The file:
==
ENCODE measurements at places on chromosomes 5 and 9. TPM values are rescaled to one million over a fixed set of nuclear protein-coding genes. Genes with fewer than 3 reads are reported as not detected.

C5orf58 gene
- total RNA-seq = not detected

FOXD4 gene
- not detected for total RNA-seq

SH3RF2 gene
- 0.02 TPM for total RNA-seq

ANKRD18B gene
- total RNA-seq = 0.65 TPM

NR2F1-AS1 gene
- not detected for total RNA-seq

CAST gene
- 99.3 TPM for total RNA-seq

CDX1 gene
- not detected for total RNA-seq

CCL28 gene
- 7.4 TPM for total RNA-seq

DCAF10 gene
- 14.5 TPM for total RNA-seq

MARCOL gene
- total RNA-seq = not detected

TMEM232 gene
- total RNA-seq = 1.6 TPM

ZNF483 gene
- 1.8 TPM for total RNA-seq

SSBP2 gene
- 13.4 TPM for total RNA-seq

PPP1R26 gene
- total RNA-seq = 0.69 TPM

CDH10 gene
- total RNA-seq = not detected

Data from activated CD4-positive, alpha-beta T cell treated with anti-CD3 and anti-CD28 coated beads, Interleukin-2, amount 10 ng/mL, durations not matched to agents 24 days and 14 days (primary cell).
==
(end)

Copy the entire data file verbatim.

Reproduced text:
ENCODE measurements at places on chromosomes 5 and 9. TPM values are rescaled to one million over a fixed set of nuclear protein-coding genes. Genes with fewer than 3 reads are reported as not detected.

C5orf58 gene
- total RNA-seq = not detected

FOXD4 gene
- not detected for total RNA-seq

SH3RF2 gene
- 0.02 TPM for total RNA-seq

ANKRD18B gene
- total RNA-seq = 0.65 TPM

NR2F1-AS1 gene
- not detected for total RNA-seq

CAST gene
- 99.3 TPM for total RNA-seq

CDX1 gene
- not detected for total RNA-seq

CCL28 gene
- 7.4 TPM for total RNA-seq

DCAF10 gene
- 14.5 TPM for total RNA-seq

MARCOL gene
- total RNA-seq = not detected

TMEM232 gene
- total RNA-seq = 1.6 TPM

ZNF483 gene
- 1.8 TPM for total RNA-seq

SSBP2 gene
- 13.4 TPM for total RNA-seq

PPP1R26 gene
- total RNA-seq = 0.69 TPM

CDH10 gene
- total RNA-seq = not detected

Data from activated CD4-positive, alpha-beta T cell treated with anti-CD3 and anti-CD28 coated beads, Interleukin-2, amount 10 ng/mL, durations not matched to agents 24 days and 14 days (primary cell).